To pinpoint only a few items that parents look for in a sitter can be difficult. When it comes to someone else caring for their little one(s), the ”want” list in terms of childcare can soon fill an entire notebook.

So, what exactly are parents looking for? We asked a dozen families, what are the top three things they want in a sitter?

1. Reliability - Be on time!
2. Ability to engage - Energetic and positive sitter to play with their child.
3. Trust - Knowing that the sitter will always do what is right.

Additionally, we were able to gather a handful of parents from Bell Family to provide insight as to what they look for in a sitter. Here’s what they had to say…

“The most important thing is a responsible person who we can immediately trust with the safety and well being of our child.”
Mom of 1, Tribeca

“I want my son to feel loved and cared for while I’m gone. I want a sitter that will smile, laugh, dance, play and engage him. Seeing a happy baby when I get home makes me feel less bad for leaving.”
Mom of 1, Midtown East

“Knowing I can go to work and focus on providing for my family with peace of mind that my little one is in great hands, is the most at-ease feeling a working mom can hope for.”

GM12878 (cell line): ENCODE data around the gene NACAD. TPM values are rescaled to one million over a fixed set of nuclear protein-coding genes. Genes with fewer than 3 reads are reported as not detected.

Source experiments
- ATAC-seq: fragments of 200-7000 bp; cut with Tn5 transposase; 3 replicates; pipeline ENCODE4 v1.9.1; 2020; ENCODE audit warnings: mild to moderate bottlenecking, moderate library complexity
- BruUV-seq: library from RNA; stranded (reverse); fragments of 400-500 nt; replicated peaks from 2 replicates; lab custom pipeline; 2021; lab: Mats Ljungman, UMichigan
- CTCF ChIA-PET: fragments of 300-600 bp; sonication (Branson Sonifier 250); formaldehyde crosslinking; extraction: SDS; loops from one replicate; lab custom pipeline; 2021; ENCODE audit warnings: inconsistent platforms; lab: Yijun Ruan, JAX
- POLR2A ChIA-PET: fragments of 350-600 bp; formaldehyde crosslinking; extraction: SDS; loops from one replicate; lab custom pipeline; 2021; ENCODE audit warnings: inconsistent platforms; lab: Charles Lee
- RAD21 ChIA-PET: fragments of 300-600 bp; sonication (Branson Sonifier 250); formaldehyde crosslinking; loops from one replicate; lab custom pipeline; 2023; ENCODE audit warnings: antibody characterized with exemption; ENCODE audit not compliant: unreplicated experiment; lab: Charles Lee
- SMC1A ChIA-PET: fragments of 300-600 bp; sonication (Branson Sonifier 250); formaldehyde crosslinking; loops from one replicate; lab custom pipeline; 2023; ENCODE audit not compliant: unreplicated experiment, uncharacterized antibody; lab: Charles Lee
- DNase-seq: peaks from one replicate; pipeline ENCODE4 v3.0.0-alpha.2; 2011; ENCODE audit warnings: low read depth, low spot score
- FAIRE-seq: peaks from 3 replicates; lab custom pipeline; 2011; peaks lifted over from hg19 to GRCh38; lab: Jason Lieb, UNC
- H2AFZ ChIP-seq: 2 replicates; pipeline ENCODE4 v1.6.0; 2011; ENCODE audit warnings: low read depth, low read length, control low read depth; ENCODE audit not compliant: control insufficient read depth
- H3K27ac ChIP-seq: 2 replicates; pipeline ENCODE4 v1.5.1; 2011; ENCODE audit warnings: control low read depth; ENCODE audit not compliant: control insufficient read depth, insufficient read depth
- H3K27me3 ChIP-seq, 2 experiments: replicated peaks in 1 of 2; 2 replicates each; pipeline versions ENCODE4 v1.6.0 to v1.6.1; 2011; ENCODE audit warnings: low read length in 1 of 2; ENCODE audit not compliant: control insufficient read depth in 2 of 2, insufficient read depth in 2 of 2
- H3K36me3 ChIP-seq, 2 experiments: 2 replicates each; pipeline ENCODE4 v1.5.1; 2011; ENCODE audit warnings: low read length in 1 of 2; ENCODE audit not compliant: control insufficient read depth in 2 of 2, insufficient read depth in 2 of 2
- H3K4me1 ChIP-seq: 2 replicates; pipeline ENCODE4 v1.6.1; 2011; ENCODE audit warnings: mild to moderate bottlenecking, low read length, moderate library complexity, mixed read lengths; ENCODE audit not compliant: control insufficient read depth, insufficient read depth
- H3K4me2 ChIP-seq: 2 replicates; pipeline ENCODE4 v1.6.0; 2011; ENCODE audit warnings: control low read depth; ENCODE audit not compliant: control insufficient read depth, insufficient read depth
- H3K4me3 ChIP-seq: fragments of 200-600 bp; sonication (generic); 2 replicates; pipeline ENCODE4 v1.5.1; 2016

Mom of one, 9 months

“A key aspect when choosing a babysitter for our son, was knowing our sitter personally and understanding her experience and how that will assist with her time with our son. I know that’s not always the case when searching for a qualified babysitter so I would rely highly on recommendations. I would observe his interactions with someone we were interviewing in addition to the recommendations by others.”
Mom of one, 6 months

“The sitter needs to have been recommended by someone I trust.”
Mom of one, 3yrs old

The Bell Family team is confident that if you take this advice with you on all of your sitting adventures, you will make for one praiseworthy sitter!

Kiss_edited-1

Written by our Marketing & Social Media Consultant, Taylor Bell

Bell Family in Connecticut

Bell Family has been servicing the Greenwich, CT and surrounding southern CT/Westchester County areas for approximately five years. It all started when our families began to move from the city to expand their families.

Greenwich Moms.com’s founder, Layla, recently did a feature on our company and three of our super sitters in the area. Our sitters in the Greenwich area are all college educated, have valid driver’s license, and are experienced childcare providers and LOVE kids!